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The reason to have clean, renewable, abundant energy is not, as many would like to believe, to save the planet.


The reason to have clean, renewable, abundant energy is to get really, really, really, really inexpensive energy.

In my view it is totally astounding that this is not the focus of the “energy problem.” Instead, the global warming crisis is being used as a cover to put the brakes on global commerce. If you don’t believe that, then just think hard about all of the rising opposition to the new clean energy sources that are coming on line. People are going nuts against hydro-fracked natural gas despite the fact that it will replace dirty coal and is necessary as a power source to go along with wind technology. People are aghast that wind turbines kill animals, make noise, spoil views. Even though nuclear could power over 40% of our economy in a virtually emissionless manner (building and maintaining the plant would produce some) people are opposed to that. Clean coal is condemned because evil coal companies would benefit from that being cost effective technology. And just wait until the real greens come out in opposition to other new energy sources.

In some sense, we should all want a “Manhattan Project” for new energy development – just without the government picking winners along the way. And the reason is that despite being less than 5% of our GDP, energy is incredibly vital. Pause for a minute to reflect on what would be possible if energy were so abundant that you could consider it “free?” People would be able to live comfortably on virtually any corner of the globe. Inexpensive energy would have us able to create huge amounts of new useful land. If energy were abundant, the costs of desalinating water would fall considerably (they are already remarkably low) — meaning that deserts and other places without access to clean water could soon be home to people and farms. If energy were inexpensive, we would, ironically, have the energy to access new energy. For example, the core of the Earth is a monstrously vast source of heat. Our challenge is technological and energy based. Finally, inexpensive energy would virtually put an end to any concerns anyone would rightly have over resources. The oceans themselves are a vast store of natural resources, and if energy costs were low enough, a plethora of goodies would be mined from the sea.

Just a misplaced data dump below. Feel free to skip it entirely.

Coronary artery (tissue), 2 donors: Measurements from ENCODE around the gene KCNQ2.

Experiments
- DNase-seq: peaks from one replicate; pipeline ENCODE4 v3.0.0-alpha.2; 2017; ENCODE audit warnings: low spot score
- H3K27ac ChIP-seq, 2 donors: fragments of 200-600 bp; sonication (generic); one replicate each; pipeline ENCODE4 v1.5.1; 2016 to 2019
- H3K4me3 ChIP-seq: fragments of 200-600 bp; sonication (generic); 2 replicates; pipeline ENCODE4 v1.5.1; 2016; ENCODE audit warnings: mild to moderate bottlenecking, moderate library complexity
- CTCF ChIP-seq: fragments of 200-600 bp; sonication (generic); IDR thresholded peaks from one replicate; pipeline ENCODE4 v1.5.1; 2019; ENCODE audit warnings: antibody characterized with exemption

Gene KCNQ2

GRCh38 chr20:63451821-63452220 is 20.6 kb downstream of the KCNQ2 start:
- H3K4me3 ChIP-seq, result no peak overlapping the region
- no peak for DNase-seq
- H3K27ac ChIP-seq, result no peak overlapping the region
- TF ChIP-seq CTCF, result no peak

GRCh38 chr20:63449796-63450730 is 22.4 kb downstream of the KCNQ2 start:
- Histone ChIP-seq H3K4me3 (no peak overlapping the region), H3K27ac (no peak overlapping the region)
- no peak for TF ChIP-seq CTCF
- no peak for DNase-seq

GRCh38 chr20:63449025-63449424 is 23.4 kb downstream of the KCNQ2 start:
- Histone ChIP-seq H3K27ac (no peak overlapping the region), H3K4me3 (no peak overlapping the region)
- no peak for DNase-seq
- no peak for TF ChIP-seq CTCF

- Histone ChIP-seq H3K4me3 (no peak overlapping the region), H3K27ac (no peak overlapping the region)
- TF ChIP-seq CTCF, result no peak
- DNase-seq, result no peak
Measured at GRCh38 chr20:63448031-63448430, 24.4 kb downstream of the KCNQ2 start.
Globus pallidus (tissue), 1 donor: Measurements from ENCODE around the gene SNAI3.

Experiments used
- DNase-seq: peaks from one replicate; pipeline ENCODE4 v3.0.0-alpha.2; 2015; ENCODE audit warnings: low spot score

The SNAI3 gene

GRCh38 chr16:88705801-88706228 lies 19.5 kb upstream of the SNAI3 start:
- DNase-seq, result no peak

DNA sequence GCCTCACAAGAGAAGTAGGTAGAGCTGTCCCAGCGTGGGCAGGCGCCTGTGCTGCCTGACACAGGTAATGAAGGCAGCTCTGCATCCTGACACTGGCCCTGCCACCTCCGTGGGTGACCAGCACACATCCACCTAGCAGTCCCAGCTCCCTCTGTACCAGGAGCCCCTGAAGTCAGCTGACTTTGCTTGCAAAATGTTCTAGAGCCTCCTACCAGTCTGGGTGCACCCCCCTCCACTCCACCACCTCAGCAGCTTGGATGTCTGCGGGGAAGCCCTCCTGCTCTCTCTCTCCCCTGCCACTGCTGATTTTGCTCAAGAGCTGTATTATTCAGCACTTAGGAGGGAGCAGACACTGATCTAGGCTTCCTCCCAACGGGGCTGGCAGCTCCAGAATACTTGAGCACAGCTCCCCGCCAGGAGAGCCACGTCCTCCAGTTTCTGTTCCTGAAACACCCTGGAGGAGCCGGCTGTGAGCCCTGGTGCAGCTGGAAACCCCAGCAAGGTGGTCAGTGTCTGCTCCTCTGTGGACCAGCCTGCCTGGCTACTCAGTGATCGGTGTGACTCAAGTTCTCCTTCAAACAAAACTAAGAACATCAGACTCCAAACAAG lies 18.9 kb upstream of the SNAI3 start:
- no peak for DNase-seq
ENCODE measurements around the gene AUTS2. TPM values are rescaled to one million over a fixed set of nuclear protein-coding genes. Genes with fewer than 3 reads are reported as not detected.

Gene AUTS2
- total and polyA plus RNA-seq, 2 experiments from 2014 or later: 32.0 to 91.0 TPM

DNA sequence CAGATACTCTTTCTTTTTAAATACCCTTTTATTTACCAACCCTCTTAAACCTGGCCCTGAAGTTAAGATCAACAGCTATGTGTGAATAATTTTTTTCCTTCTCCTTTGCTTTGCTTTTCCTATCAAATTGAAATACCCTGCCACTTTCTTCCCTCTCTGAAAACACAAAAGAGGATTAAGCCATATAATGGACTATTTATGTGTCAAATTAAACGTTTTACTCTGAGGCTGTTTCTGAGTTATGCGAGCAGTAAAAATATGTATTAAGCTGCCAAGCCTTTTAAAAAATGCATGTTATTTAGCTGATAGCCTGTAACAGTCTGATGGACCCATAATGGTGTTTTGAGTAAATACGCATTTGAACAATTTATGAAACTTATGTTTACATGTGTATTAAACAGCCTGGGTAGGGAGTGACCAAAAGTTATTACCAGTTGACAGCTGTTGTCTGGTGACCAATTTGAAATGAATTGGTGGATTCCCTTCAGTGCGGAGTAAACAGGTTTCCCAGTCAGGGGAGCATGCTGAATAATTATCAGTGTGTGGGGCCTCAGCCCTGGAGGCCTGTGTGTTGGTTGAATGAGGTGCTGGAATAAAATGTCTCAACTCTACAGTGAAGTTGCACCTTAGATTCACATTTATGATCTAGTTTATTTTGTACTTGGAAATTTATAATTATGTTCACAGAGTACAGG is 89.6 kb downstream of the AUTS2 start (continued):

Even though I have supported (at times) the idea of a carbon tax, it is only with the intent of affecting the relative price of carbon. The point of a carbon tax (despite what the global warming people tell you) is NOT to make energy as a broad class of goods to be more expensive. Having energy become more expensive would spell an enormous amount of suffering and misery for many hundreds of millions of people. The point of a carbon tax today, is, perhaps, to get us to a point where non-carbon intensive energy is even cheaper, so that the carbon tax need not be binding in the future. But I doubt many “E”nvironmentalists have this in mind when they salivate over making gasoline $10 per gallon and think about all of the dollars that would flow into federal coffers. The reason, I repeat, for $10 gas is to spur innovation so that whatever new fuel we use to move our cars around ends up being the equivalent of $1.00 gas or $0.50 gas or even $0.10 gas. Now, that would be incredible and a reason to celebrate.

3 Responses to “The Reason to Have a New Energy Economy”

  1. Harry says:

    And New York State is missing out big time, except for the folks near the Pennsylvania border who have something to sell to PA drillers.

  2. Rod says:

    What ever happened to cold fusion research?

    Arthur C. Clarke, the science fiction author, once theorized that whatever is imaginable in science will eventually become possible and even feasible. Certainly we know how to initiate a fusion reaction, and it’s imaginable that it could be sustained at a slow enough pace to become a practical energy source. Instead of wasting time trying to make a logical connection between manmade CO2 and global warming, why not spend those research dollars on cold fusion?

    Meanwhile, clean coal technology and fracking the northern part of Pennsylvania and the lower tier of New York seems like a great idea. Wait until Andrew Cuomo learns that the Utica Shale is under the state capitol.

  3. […] and now when we have a marginal improvement right on our doorstep, and an improvement that also respects this quaint idea, and one that is very good for local economies, it is being dismissed out of hand. I had the […]

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